Waste in Kamikatsu is separated in 34 categories!
Kamikatsu village, in the mountains of Shikoku Island in south-west Japan, declared its no-waste ambition in 2003. Before that, the prevailing waste treatment practice was dumping it into an open fire, with obvious consequences to the environment and public health. Its 1500 residents now recycle about 80 percent of their trash, with only 20 percent going to landfills, and this progress has been achieved in only 12 years! Zero Waste policy has mainly been promoted via Zero Waste Academy, an organization funded and established by local government. In Kamikatsu, there are no garbage trucks, so each resident must wash, sort, and bring his own trash to the Waste Collection Center, where workers of Zero Waste Academy oversee the sorting process, ensuring that each piece of trash goes into the right bin. The process saves the village a third of its former costs compared to waste incineration, according to Akira Sakano, Deputy Chief Officer of the organization. ‘’If you get used to it, it becomes normal’’, says a resident.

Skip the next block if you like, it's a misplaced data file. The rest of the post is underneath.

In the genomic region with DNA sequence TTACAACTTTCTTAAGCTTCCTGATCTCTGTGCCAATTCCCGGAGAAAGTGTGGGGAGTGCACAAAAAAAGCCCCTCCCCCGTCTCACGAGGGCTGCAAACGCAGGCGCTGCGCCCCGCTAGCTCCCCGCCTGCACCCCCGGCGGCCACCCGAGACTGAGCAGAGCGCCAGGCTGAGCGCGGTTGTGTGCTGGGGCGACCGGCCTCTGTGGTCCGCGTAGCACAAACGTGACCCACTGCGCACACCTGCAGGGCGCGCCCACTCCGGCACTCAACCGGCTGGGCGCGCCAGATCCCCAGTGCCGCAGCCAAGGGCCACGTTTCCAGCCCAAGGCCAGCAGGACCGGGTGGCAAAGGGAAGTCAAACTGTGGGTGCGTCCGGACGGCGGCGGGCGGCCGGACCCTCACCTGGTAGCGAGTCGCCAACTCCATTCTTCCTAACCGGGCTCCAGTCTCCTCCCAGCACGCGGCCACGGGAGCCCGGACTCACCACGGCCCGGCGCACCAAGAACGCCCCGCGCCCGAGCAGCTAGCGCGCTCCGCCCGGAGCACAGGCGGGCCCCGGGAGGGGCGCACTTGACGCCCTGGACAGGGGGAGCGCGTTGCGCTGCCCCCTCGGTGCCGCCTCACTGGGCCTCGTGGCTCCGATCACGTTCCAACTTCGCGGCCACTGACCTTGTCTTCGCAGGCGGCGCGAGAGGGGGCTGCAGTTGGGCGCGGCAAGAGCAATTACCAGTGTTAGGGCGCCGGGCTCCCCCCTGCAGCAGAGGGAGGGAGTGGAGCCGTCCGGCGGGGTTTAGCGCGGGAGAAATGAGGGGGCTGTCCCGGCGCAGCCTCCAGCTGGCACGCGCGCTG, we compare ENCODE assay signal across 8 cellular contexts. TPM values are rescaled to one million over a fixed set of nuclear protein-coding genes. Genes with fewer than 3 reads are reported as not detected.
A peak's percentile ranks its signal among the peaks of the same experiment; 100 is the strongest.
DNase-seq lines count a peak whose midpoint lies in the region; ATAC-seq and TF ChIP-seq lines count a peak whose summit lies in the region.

The village also has a number of “recycling stores” – known as ‘kuru-kuru’ (circular), where people can leave clothing or furniture they don't want, exchanging their old stuff for free items that others have dropped off. There's even a ‘kuru-kuru’ factory, where local women make products from discarded products, like teddy bears from old kimonos. These facilities are managed by Zero Waste Academy as well. The organization even hosts groups of visiting schoolchildren from the local area and further afield, and recently a growing level of foreign visitors and organizations. An estimated 2,500 visitors a year now travel to Kamikatsu, inspired by its waste-free aspirations.